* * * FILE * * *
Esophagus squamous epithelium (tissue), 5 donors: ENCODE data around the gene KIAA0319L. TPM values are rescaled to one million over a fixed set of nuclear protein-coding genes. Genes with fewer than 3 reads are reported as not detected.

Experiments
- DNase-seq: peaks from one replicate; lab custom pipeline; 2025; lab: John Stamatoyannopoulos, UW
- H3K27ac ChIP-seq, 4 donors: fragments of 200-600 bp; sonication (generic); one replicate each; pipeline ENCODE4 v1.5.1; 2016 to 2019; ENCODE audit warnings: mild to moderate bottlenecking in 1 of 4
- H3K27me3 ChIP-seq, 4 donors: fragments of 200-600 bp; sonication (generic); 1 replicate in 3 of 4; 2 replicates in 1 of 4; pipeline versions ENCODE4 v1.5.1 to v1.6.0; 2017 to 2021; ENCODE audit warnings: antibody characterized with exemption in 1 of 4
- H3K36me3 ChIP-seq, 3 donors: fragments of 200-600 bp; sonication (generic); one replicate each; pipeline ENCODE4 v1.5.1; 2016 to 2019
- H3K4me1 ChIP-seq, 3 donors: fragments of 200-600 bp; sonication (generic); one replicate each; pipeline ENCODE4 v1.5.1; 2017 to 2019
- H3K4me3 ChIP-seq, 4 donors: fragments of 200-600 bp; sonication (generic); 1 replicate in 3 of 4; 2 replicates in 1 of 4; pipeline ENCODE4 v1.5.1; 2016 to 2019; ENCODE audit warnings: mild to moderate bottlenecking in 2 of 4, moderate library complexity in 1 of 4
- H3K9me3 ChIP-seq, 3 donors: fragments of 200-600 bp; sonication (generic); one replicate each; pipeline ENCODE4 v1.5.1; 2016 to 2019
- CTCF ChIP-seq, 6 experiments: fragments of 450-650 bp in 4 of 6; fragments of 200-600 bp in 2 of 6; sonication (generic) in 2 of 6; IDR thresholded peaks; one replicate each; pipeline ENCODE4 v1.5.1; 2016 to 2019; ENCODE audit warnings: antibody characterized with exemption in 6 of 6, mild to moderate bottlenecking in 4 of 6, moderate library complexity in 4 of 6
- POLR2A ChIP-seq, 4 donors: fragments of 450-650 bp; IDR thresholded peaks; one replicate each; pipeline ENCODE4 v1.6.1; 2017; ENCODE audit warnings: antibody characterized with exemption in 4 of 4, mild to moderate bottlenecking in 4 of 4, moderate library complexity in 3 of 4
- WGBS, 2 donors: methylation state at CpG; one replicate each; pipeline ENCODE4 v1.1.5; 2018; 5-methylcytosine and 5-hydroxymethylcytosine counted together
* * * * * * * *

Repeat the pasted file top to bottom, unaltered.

Esophagus squamous epithelium (tissue), 5 donors: ENCODE data around the gene KIAA0319L. TPM values are rescaled to one million over a fixed set of nuclear protein-coding genes. Genes with fewer than 3 reads are reported as not detected.

Experiments
- DNase-seq: peaks from one replicate; lab custom pipeline; 2025; lab: John Stamatoyannopoulos, UW
- H3K27ac ChIP-seq, 4 donors: fragments of 200-600 bp; sonication (generic); one replicate each; pipeline ENCODE4 v1.5.1; 2016 to 2019; ENCODE audit warnings: mild to moderate bottlenecking in 1 of 4
- H3K27me3 ChIP-seq, 4 donors: fragments of 200-600 bp; sonication (generic); 1 replicate in 3 of 4; 2 replicates in 1 of 4; pipeline versions ENCODE4 v1.5.1 to v1.6.0; 2017 to 2021; ENCODE audit warnings: antibody characterized with exemption in 1 of 4
- H3K36me3 ChIP-seq, 3 donors: fragments of 200-600 bp; sonication (generic); one replicate each; pipeline ENCODE4 v1.5.1; 2016 to 2019
- H3K4me1 ChIP-seq, 3 donors: fragments of 200-600 bp; sonication (generic); one replicate each; pipeline ENCODE4 v1.5.1; 2017 to 2019
- H3K4me3 ChIP-seq, 4 donors: fragments of 200-600 bp; sonication (generic); 1 replicate in 3 of 4; 2 replicates in 1 of 4; pipeline ENCODE4 v1.5.1; 2016 to 2019; ENCODE audit warnings: mild to moderate bottlenecking in 2 of 4, moderate library complexity in 1 of 4
- H3K9me3 ChIP-seq, 3 donors: fragments of 200-600 bp; sonication (generic); one replicate each; pipeline ENCODE4 v1.5.1; 2016 to 2019
- CTCF ChIP-seq, 6 experiments: fragments of 450-650 bp in 4 of 6; fragments of 200-600 bp in 2 of 6; sonication (generic) in 2 of 6; IDR thresholded peaks; one replicate each; pipeline ENCODE4 v1.5.1; 2016 to 2019; ENCODE audit warnings: antibody characterized with exemption in 6 of 6, mild to moderate bottlenecking in 4 of 6, moderate library complexity in 4 of 6
- POLR2A ChIP-seq, 4 donors: fragments of 450-650 bp; IDR thresholded peaks; one replicate each; pipeline ENCODE4 v1.6.1; 2017; ENCODE audit warnings: antibody characterized with exemption in 4 of 4, mild to moderate bottlenecking in 4 of 4, moderate library complexity in 3 of 4
- WGBS, 2 donors: methylation state at CpG; one replicate each; pipeline ENCODE4 v1.1.5; 2018; 5-methylcytosine and 5-hydroxymethylcytosine counted together